Iran and the reality Ahmadinejad is popular

Very good article from the Guardian on the reality that Ahmadinejad is popular. I think that change is inevitable in Iran, no matter where you are in the world, people yearn for freedom. Communist, Theocracy, Monarchy, Dictatorship, Democracy - it doesn't matter the regime, people want freedom and the necessary social friction being caused by the protestors in Iran is a positive thing, but those protestors need to win over their fellow countrymen the way Democrats had to win over Republicans after Bush.

These are the birth pangs of Obama's new regional order
The turmoil in Tehran reflects a refusal to accept Ahmadinejad is popular and confusion about how to respond to the US
Seumas Milne
'They have elected a Labour government," a Savoy diner famously declared on the night of Britain's election landslide in 1945. "The country will never stand for it." From the evidence so far coming out of Iran, something similar seems to be happening on the streets of Tehran – and in the western capitals just as desperate to see the back of Iranian president Mahmoud Ahmadinejad.

Of course the movement behind opposition candidate Mir Hossein Mousavi spreads far beyond the capital's elite, as did the supporters of Winston Churchill against Clement Attlee. In Iran, it includes large sections of the middle class, students and the secular. But a similar misreading of their own social circles for the country at large appears to have convinced the opposition's supporters that it can only have lost last Friday's election through fraud.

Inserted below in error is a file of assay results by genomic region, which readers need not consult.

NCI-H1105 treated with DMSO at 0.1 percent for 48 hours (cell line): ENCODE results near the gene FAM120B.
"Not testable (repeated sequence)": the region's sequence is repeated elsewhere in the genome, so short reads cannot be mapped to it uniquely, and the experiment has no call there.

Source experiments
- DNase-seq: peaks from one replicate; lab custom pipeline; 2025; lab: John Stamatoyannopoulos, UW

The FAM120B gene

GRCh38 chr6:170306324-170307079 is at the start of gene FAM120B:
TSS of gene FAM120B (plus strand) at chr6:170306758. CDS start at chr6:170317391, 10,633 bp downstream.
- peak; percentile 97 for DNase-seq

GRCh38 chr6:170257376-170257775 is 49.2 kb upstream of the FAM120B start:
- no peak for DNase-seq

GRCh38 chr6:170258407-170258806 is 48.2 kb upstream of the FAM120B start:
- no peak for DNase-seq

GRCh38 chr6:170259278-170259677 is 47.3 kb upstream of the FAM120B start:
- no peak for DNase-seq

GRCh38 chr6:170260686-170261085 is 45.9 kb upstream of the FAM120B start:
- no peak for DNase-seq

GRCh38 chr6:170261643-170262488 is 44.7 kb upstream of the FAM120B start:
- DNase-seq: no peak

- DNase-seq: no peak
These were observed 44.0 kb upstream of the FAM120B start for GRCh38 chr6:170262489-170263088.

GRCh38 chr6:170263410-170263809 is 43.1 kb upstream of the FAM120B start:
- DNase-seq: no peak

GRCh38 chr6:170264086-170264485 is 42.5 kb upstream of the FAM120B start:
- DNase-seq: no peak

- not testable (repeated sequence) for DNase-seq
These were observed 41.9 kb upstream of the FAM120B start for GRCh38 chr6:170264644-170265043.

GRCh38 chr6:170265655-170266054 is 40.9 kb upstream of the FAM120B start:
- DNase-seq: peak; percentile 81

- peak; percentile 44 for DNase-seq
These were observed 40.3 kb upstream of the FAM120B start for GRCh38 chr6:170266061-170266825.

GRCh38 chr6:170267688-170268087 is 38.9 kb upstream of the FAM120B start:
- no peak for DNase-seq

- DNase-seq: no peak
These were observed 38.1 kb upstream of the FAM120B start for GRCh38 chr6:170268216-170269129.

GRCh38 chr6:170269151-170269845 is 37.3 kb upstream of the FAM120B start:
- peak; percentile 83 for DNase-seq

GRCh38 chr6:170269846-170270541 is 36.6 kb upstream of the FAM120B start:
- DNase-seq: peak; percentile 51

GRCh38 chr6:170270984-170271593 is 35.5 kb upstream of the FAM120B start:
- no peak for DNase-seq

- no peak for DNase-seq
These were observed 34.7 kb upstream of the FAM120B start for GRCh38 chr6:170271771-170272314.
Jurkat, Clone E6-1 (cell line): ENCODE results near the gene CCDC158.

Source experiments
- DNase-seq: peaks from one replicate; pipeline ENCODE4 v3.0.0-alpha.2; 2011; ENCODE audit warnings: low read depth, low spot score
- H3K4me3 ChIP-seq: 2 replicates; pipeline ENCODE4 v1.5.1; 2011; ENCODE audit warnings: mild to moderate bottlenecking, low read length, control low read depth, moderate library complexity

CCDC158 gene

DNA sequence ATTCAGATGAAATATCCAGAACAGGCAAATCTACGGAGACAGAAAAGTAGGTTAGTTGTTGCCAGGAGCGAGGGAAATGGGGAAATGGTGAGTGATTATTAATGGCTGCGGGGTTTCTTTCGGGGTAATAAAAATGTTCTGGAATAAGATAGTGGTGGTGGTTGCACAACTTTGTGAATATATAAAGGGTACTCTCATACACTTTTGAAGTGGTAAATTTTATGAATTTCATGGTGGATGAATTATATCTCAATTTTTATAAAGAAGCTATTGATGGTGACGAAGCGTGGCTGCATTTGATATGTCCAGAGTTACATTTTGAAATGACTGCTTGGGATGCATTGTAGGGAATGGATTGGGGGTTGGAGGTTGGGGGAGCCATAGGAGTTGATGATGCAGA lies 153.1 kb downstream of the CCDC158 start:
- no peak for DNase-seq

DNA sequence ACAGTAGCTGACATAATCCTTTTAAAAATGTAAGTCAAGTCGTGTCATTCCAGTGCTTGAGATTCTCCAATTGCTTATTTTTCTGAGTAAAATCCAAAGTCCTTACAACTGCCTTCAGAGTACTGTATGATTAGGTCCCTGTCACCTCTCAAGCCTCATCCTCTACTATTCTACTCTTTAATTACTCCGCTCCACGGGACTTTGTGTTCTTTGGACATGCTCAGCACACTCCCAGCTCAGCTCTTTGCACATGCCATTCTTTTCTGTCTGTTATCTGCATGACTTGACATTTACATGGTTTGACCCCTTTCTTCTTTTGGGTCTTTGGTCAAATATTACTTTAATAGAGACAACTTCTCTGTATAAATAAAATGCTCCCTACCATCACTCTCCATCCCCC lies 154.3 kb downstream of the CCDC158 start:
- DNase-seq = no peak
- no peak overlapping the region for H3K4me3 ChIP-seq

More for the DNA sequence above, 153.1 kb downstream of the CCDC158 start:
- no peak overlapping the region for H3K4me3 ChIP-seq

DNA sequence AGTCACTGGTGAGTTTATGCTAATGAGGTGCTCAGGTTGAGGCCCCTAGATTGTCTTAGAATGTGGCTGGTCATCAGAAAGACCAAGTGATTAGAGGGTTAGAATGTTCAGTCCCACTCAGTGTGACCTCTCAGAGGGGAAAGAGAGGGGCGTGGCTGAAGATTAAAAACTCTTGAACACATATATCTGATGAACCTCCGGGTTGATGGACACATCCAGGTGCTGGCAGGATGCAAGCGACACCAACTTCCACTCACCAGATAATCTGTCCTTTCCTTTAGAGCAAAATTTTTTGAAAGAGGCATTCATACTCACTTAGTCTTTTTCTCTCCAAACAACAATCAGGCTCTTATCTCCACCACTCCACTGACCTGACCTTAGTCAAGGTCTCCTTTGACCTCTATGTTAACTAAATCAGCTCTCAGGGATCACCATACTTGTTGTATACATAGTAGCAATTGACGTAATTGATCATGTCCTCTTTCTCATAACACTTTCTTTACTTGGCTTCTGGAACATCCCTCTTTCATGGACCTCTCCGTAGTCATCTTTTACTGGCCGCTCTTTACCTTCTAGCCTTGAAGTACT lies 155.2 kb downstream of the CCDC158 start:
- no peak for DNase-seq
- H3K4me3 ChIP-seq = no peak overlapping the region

That is also reflected in the western media, whose cameras focus so lovingly on Tehran's gilded youth and for whom Ahmadinejad is nothing but a Holocaust-denying fanatic. The other Ahmadinejad, who is seen to stand up for the country's independence, expose elite corruption on TV and use Iran's oil wealth to boost the incomes of the poor majority, is largely invisible abroad.

At 9/9/10 10:45 pm, Anonymous Anonymous said...

While Mousavi promised market reforms and privatisation, more personal freedom and better relations with the west, the president increased pensions and public sector wages and handed out cheap loans. So it's hardly surprising that Ahmadinejad should have a solid base among the working class, the religious, small town and rural poor – or that he might have achieved a similar majority to that of his first election in 2005. That's what one of the few genuinely independent polls (the US-based Ballen-Doherty survey) predicted last month, when the Times reported Ahmadinejad was "expected to win".